A troop (a company of 130 soldiers) of Price's squadron is tasked to go into al Sharq and seize an insurgent who's in the local hotel to deliver an IED and cash to a villager. A simple snatch-and-grab mission. But nothing is simple in this place or in Iraq. The target has four armed bodyguards hiding in nearby buildings.

The soldiers on the raid have their backs to the insurgent bodyguards. The first American around the corner is shot in the back. The next dashes across the main street, ducks behind a pile of firewood and starts shooting at the local police. A bodyguard shoots and drops him. A Bradley Fighting Vehicle roars into town and stops right beside an open door, where one insurgent is hiding. The Bradley commander is sitting up in the turret and is shot and killed.

Finally, the hotel door is smashed in. The bomb maker shoots one of the Americans, then is shot himself. The wounded American is, naturally, the biggest man on the rifle squad. Two smaller soldiers have to drag him to a Bradley, and even though it is make-believe, it's painful to watch.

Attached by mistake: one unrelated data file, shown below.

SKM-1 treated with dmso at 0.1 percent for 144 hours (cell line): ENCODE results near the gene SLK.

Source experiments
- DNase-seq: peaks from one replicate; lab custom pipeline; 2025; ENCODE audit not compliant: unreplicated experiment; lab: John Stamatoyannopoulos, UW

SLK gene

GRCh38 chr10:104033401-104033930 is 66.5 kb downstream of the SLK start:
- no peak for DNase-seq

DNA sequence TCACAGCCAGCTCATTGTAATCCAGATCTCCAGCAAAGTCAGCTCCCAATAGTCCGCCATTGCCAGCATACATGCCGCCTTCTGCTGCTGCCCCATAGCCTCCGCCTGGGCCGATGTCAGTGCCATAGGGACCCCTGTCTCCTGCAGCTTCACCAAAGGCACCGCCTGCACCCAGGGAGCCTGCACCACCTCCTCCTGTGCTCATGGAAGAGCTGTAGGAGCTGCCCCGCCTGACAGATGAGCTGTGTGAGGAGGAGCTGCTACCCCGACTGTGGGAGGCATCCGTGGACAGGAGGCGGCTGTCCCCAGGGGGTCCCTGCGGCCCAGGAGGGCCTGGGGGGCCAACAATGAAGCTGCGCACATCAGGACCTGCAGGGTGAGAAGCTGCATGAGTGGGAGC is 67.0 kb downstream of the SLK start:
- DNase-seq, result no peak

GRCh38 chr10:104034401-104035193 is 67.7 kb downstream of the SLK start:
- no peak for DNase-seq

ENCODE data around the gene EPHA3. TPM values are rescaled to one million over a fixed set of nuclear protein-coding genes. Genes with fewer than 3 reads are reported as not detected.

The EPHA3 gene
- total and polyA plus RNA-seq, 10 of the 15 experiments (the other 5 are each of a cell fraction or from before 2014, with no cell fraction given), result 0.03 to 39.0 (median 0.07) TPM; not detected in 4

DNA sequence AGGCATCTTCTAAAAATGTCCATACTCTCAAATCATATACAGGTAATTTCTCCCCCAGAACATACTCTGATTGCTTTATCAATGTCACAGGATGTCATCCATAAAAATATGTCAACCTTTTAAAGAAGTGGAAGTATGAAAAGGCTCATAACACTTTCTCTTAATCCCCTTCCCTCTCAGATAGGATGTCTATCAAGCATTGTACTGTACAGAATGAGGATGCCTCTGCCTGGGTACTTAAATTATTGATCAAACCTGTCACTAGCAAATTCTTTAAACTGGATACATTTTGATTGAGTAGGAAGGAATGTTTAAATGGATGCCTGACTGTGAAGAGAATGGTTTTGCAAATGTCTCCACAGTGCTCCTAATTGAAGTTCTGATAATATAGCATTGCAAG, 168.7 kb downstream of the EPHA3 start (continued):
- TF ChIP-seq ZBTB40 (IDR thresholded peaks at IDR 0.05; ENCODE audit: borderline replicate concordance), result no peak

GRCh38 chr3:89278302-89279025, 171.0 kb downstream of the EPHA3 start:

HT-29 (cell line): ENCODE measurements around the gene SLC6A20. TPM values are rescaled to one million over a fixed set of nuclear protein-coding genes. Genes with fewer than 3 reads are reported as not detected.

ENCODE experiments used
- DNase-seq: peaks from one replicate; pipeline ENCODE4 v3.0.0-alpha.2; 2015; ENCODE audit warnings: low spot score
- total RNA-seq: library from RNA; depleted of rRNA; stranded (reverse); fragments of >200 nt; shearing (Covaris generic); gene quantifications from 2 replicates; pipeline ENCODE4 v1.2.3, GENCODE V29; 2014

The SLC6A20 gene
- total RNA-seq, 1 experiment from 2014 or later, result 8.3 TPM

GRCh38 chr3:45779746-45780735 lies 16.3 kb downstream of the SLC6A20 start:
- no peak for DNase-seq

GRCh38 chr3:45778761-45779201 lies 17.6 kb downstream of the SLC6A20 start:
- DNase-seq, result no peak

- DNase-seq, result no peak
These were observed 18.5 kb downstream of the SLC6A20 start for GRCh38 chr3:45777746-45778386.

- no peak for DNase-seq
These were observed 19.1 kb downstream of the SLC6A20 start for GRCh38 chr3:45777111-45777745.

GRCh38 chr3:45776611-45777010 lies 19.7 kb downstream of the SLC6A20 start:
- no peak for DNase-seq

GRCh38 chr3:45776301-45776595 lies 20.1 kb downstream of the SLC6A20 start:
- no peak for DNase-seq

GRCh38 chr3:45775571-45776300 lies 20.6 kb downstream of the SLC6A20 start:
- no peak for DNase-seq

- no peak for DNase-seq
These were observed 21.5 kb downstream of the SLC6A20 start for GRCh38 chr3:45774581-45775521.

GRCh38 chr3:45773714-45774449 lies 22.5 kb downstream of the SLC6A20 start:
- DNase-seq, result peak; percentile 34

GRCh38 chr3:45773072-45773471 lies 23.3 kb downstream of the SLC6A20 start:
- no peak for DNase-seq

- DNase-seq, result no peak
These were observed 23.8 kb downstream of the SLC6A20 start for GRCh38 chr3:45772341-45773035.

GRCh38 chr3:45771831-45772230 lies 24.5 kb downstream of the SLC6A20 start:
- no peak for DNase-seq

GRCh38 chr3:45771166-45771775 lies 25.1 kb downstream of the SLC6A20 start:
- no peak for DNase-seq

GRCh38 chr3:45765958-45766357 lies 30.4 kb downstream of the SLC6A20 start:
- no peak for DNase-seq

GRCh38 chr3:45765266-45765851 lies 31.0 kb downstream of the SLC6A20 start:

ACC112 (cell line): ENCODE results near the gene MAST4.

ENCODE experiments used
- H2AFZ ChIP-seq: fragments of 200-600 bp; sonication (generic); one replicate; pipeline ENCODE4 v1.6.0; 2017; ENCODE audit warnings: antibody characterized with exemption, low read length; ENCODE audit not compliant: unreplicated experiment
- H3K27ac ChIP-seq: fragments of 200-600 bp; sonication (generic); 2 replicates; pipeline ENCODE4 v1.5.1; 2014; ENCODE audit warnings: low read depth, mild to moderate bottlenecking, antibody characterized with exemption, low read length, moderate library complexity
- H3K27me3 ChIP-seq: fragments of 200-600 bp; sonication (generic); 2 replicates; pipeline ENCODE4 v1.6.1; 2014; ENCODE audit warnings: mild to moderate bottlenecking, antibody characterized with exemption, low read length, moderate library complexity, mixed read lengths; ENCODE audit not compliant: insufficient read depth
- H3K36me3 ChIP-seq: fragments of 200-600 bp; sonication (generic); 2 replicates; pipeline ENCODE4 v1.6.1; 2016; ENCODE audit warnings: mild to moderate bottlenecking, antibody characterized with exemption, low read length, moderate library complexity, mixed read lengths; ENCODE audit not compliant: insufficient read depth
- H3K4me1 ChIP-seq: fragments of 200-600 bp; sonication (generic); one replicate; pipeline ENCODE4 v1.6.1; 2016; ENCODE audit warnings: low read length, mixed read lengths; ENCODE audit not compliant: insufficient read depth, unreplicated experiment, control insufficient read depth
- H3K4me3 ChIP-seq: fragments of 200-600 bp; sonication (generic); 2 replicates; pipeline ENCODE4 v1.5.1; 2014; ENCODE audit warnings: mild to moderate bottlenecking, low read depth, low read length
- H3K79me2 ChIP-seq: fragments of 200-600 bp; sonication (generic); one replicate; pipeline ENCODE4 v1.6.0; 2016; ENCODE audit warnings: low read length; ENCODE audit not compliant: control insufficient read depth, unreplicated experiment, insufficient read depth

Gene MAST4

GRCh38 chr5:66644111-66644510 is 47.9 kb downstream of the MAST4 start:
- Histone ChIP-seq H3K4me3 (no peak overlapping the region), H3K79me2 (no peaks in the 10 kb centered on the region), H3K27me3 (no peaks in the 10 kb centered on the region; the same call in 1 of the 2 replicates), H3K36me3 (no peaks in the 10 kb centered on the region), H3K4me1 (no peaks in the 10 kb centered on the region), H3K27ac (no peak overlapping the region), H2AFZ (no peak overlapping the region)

The Americans are staying away from Medina Jabal this day, after killing the police chief and his officers. Anger is boiling over there.

Mussa, who's playing the mayor there, left Iraq in 1978 when he was 21. He came first to Detroit in 1980, then moved to California in 1984 and to San Diego in 1988. He became a U.S. citizen in 1986, and in 1993, he married a Palestinian who was born in Kuwait but fled when Saddam's army invaded in 1990.

Mussa, who sold cars for eight years, says he's thankful he can contribute to preparing American soldiers for the harsh realities of Iraq. He had a brother who was killed in the Iraq-Iran war. Another brother, a heart surgeon, was put in prison for two years by Saddam's secret police because he had treated a man who was wanted by them.

The soldiers of the 3rd Armored Cavalry may groan at the ceaseless hard training, but most are ready to go. Almost 500 of them re-enlisted in a mass ceremony here late last year.

When they board chartered planes in late February to head out to war, there will be a bunch of Iraqi-Americans quietly wishing them well and hoping that they learned the hard lessons of an ancient culture well.